New concepts regarding the pathogenesis of periodontal disease in HIV infection.Ann Periodontol. 1998 Jul; 3(1):62-75.AP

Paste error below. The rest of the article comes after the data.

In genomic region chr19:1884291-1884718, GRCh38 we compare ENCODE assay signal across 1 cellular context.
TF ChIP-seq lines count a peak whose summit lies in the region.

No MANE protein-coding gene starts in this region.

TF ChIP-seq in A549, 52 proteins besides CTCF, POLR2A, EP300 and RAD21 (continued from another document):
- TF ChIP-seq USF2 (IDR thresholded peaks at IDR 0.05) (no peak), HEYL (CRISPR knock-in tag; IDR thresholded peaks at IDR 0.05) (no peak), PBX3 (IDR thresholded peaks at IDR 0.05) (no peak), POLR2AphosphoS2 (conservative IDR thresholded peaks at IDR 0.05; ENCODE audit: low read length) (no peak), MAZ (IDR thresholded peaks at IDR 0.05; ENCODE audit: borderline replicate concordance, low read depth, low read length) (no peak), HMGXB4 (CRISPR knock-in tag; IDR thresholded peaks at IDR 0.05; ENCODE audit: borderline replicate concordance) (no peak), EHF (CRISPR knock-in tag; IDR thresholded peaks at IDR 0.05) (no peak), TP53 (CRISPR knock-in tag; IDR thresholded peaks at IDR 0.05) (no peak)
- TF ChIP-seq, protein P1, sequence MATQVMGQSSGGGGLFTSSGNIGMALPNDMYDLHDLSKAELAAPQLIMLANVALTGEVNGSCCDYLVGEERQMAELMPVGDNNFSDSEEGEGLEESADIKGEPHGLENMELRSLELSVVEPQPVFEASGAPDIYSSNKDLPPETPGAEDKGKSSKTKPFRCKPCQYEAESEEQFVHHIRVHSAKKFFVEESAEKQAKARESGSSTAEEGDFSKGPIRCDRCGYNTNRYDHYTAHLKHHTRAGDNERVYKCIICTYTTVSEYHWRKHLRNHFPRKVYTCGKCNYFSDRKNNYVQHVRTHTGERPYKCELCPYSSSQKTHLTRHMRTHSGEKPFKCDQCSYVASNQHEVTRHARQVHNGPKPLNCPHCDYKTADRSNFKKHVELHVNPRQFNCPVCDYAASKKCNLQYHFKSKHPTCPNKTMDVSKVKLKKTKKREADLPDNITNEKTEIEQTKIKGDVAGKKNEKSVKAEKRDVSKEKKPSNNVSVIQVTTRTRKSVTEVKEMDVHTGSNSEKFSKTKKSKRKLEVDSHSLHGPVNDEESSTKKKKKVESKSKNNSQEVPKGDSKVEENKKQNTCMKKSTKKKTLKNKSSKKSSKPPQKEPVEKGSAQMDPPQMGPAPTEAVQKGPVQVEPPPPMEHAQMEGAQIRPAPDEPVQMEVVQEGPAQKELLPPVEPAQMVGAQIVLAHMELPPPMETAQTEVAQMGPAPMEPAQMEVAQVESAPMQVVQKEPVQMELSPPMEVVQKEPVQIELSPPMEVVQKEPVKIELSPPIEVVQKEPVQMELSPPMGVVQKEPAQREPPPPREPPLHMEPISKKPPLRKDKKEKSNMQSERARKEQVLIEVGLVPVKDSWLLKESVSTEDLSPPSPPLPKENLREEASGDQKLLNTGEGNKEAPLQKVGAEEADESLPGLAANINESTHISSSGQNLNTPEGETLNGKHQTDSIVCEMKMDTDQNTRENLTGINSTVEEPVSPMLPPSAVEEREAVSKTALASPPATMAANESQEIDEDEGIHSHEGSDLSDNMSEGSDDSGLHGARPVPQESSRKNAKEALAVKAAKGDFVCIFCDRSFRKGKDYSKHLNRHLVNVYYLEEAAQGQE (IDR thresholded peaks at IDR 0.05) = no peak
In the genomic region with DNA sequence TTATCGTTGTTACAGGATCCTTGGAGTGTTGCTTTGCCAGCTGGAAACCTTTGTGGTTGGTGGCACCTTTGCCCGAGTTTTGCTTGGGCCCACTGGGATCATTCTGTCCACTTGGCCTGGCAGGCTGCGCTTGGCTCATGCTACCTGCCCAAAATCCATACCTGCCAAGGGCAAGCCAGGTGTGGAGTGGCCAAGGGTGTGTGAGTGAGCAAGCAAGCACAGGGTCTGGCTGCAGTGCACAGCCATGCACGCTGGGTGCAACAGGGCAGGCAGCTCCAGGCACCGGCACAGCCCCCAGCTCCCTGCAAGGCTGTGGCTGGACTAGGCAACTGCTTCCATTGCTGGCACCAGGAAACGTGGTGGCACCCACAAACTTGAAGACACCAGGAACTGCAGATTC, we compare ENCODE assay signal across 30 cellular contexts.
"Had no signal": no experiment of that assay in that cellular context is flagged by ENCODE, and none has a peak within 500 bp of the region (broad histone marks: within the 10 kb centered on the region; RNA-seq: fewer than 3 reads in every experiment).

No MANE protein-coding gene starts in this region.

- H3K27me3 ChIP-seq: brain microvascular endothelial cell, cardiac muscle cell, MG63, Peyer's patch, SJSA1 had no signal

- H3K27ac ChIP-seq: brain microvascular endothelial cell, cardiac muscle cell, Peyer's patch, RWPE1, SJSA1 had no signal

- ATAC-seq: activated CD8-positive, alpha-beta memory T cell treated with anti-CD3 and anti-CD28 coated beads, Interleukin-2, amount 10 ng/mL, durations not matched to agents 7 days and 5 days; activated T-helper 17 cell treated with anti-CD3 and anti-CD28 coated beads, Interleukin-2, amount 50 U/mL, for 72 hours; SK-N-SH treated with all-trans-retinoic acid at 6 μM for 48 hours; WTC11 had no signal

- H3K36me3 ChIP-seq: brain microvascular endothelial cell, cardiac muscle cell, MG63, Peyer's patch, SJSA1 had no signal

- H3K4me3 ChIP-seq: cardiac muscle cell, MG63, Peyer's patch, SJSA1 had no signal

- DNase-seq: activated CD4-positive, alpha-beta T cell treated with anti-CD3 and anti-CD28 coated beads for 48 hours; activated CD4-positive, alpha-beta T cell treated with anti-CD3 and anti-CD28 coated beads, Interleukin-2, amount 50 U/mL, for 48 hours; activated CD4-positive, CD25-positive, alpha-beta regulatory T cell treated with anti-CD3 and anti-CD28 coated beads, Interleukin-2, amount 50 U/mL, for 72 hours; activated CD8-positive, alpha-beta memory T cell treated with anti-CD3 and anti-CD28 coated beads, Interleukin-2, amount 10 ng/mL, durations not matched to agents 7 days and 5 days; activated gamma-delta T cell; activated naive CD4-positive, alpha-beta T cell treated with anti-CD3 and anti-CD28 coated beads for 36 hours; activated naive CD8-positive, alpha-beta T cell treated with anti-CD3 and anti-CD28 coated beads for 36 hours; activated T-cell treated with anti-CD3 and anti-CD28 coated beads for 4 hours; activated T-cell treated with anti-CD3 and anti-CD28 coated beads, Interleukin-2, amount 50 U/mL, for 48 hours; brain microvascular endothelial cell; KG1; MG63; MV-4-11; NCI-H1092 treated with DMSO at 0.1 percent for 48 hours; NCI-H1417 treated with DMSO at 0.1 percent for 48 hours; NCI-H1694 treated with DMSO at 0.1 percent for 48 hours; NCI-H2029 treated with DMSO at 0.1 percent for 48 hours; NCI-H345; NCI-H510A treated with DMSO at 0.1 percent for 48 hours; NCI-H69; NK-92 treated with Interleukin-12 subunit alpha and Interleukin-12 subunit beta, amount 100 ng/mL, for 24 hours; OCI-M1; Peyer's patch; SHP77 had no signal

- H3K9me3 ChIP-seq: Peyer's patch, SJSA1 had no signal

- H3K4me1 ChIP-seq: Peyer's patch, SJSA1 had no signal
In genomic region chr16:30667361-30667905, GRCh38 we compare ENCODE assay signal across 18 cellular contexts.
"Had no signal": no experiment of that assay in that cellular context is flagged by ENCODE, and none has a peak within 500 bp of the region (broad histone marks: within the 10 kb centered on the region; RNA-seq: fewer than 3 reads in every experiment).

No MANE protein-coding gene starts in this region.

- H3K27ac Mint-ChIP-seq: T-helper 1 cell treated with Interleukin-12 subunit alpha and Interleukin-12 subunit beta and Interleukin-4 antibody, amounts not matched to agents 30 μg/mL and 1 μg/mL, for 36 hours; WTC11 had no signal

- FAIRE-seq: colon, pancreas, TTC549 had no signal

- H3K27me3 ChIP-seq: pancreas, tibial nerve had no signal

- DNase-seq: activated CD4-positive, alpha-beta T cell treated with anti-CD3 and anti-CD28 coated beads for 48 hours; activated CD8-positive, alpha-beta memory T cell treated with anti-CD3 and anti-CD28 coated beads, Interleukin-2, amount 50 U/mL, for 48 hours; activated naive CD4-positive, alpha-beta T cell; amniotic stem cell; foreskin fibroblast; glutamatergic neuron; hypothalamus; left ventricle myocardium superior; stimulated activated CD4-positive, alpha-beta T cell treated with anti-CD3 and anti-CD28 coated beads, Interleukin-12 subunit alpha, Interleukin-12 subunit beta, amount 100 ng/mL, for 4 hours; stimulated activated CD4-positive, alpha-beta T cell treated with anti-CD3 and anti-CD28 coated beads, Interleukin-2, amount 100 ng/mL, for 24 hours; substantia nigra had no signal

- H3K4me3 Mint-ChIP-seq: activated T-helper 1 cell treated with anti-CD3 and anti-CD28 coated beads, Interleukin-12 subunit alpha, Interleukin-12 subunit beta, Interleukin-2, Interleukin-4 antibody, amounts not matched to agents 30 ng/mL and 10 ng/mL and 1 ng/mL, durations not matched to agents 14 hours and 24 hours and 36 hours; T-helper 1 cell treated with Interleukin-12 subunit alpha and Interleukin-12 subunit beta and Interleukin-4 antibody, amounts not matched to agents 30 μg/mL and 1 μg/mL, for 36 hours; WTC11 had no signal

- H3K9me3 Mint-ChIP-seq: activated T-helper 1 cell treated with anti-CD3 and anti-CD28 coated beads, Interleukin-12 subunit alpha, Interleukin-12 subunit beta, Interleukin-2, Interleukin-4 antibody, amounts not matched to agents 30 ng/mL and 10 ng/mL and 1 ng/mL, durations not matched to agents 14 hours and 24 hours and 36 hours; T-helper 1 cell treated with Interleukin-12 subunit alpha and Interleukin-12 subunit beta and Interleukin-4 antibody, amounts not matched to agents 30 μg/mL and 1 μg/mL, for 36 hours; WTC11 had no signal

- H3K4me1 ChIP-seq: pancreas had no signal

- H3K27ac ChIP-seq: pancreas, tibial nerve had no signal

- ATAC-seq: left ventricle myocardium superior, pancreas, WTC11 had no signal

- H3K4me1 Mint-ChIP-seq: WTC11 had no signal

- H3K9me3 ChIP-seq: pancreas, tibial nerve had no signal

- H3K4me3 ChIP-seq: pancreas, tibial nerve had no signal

Periodontal manifestations of human immunodeficiency virus (HIV) infection were first described in 1987. Initially, the lesions receiving attention were HIV-associated gingivitis (now known as linear gingival erythema [LGE]) and HIV-associated periodontitis (now known as necrotizing ulcerative periodontitis [NUP]). The true prevalence of LGE was difficult to determine due to variable diagnostic criteria. Recently, LGE has been associated with intraoral Candida infection. The prevalence of NUP is low (< or = 5%), and this lesion is associated with pronounced immunosuppression. Current focus on the periodontal manifestations of HIV infection centers on rapid progression of chronic adult periodontitis in HIV+ patients. Attempts to identify the pathogenesis of the increased progression of periodontitis have not proven successful. For example, analysis of subgingival plaque for the presence of bacterial pathogens has failed to detect differences between HIV+ and HIV- patients. Recently our laboratory has identified alterations in the host response in the gingival crevice of HIV+ patients. Comparing HIV+ and HIV- injecting drug users (IDU), levels of the proinflammatory cytokine interleukin-1 beta (IL-1 beta) in gingival crevicular fluid (GCF) were slightly elevated at sites with a probing depth of 1 to 3 mm. At deeper sites (> or = 4 mm), total IL-1 beta in GCF was significantly greater in HIV+ individuals. Using the lysosomal acid glycohydrolase beta-glucuronidase (beta G) as a measure of the influx of polymorphonuclear leukocytes (PMN) into the gingival crevice, our data indicated a significant correlation of total beta G in GCF and probing depth in the HIV-IDU (r = 76; P = .02). This result was similar to what we have observed in other studies. In contrast, for HIV+ subjects, total beta G was not associated with probing depth (r = .20; NS). These data suggest that HIV+ patients have altered regulation of PMN recruitment into the gingival crevice. We have begun to investigate the conditions under which subgingival Candida may contribute total periodontal lesions in HIV+ individuals. Candida from subgingival sites has been cultured in HIV+ individuals. Subgingival Candida was distinct from Candida isolated from tongue and buccal mucosal surfaces (as indicated by genomic fingerprinting). We hypothesize the absence of adequate priming of PMN by HIV+ patients. This may be due to a reduced Th1 lymphocyte response. The inability of HIV+ individuals to adequately prime PMN may allow Candida to colonize the subgingival environment. In that milieu, it may act directly or in concert with subgingival bacterial pathogens, or as a cofactor (by inducing production of proinflammatory cytokines) to increase the occurrence of periodontal attachment loss.